To see if this the right answer, it helps to understand how the hot water is used in a typical Japanese household.  The first crack in the mirror is that Japanese people prefer to bath in the evening.  After a long hard day at work and long commute, a good way to end the day before going to bed is a relaxing soak.  This is different than in North America where we tend to shower in the morning before work.  But there is another twist which adds more cracks.  Instead of filling up the tub and hopping in, Japanese people shower beforehand; thoroughly washing with shampoo and soap and rinsing completely before going into the tub.  As everyone is clean before entering the bath, bath water is shared by family members.   So everyone in the household showers AND they then they share a bath.  About 33% of total residential energy use in Japan is for hot water whereas in Canada it is about 19%.

 

The other thing to note is that Japanese homes are significantly smaller than a typical North American home.  According to Statistica, the average Japanese home is ~1000 sq ft whereas the average home in the US is ~2500 sq ft.    Furthermore, in my Japanese travels I did not see a mechanical/laundry room or basement in the homes I visited. 

 

Understanding the customer first before developing the solution is one of IBET’s core tenants.  So knowing the above, it is relatively easy to understand why Japanese households typically use instantaneous gas fired hot water heaters.  They use a significant amount of hot water in the evenings but have limited space in which to install a hot water tank.  They can’t use electricity directly as the power demand is too high.  So that leaves them with burning a chemical fuel like natural gas or propane to supply hot water instantly as required.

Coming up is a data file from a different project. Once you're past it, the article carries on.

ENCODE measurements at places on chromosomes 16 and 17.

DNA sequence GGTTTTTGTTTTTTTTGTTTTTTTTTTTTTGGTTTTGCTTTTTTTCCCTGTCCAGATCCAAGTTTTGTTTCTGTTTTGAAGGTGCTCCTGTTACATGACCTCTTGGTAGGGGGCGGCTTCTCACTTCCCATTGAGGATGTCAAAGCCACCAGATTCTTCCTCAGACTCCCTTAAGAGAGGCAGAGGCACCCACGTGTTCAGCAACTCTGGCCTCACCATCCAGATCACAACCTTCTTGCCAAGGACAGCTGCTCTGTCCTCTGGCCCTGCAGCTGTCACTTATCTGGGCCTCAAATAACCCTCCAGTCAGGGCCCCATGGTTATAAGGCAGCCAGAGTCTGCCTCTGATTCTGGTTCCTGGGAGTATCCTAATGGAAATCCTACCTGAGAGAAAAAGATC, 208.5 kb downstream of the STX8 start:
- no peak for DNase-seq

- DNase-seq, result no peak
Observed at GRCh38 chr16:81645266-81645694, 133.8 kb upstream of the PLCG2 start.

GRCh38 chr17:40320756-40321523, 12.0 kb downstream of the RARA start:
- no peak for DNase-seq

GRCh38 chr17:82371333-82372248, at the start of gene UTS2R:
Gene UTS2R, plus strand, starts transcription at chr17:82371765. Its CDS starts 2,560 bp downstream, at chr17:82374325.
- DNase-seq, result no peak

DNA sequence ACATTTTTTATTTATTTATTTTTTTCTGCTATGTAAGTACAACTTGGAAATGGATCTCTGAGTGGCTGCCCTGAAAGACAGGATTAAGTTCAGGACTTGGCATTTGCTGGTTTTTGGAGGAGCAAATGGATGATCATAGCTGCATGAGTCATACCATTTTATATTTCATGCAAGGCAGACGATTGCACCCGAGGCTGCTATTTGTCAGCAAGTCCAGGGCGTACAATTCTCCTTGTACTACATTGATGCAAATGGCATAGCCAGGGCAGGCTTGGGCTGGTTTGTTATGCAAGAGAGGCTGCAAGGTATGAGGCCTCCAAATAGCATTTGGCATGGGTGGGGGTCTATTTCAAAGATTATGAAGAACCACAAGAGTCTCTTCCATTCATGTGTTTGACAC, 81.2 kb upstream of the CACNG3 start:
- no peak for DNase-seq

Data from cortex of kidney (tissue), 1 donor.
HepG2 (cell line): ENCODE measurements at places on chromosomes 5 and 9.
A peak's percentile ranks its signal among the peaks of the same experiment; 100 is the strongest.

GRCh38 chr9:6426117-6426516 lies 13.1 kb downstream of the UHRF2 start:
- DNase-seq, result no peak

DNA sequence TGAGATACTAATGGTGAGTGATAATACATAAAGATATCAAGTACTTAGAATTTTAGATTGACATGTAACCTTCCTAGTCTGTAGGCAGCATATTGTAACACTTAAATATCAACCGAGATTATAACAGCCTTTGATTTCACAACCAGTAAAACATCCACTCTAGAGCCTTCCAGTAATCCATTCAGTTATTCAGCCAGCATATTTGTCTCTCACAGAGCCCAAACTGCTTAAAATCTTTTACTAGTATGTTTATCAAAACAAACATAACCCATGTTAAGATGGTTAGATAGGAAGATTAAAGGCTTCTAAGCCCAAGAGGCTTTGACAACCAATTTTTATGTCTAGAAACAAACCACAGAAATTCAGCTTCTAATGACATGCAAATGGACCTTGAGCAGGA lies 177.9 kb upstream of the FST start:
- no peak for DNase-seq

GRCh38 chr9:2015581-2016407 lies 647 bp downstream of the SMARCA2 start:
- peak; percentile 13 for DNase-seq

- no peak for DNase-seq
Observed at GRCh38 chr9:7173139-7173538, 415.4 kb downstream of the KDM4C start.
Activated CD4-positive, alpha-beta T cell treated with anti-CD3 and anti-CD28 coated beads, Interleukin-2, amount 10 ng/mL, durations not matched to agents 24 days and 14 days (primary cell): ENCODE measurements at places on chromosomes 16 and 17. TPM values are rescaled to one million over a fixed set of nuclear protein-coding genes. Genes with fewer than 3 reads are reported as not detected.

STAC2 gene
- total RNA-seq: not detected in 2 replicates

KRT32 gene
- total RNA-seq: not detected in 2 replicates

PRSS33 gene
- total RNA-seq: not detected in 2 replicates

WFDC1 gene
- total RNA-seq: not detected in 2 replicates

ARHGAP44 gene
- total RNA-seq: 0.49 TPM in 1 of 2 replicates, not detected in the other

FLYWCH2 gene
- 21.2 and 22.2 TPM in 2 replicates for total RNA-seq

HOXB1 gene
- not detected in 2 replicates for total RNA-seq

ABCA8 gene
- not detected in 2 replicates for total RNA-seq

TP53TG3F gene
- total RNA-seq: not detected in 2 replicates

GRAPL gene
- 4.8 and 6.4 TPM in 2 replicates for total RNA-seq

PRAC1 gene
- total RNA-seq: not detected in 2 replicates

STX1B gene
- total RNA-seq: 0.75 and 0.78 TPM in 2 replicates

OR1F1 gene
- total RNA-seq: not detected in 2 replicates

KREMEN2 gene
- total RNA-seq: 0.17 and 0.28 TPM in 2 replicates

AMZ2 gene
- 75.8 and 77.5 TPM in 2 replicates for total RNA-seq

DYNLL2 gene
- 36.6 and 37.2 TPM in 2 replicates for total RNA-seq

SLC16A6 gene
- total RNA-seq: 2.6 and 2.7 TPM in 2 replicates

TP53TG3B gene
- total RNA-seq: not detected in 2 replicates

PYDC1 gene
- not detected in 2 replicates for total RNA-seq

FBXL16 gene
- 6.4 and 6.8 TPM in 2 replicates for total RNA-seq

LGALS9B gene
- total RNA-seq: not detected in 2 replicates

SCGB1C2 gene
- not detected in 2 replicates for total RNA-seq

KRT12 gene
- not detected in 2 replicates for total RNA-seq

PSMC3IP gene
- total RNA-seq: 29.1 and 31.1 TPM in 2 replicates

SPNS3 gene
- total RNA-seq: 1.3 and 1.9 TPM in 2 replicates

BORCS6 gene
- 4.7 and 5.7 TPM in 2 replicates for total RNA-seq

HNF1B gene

To use clean electricity to heat hot water, Japanese households will need to incorporate some kind of storage into their homes or move to a district hot water system.  A quick search shows that some OEMs have heat pump water heaters for the Japanese market and in 2022 approximately 700,000 such units were sold.   It is important to note that all of these systems include a hot water tank indicating that they are not a direct replacement for an instantaneous water heater. These systems are also sold predominantly in the new build market segment as the allocation for space for a hot water tank is easier. 

 

Alternatively, Japanese households could also store electricity in batteries and use that to power instantaneous resistance or heat pump electric water heaters.  Both storage options will add significant upfront capital costs and may result in loss of space inside existing homes. 

 

The other option is to use a chemical fuel that will result in low GHG emissions when burned in an instantaneous hot water heater.  The options here are biogas, renewable natural gas (RNG), synthetic LP gas or clean hydrogen.    Upfront capital costs will be about the same as current instantaneous units but these fuels will increase ongoing operating costs as they will be significantly more expensive than current fossil based natural gas or LPG.  However, they will not reduce usable space in the homes so functionally they are identical to current hot water systems.

 

The solution is therefore not so straightforward.  What may work in North America may not work elsewhere.  Once you throw away your mirror and understand the customer’s needs, you can really begin to find solutions to our climate problems that work for everyone and not just you.

Comments


bottom of page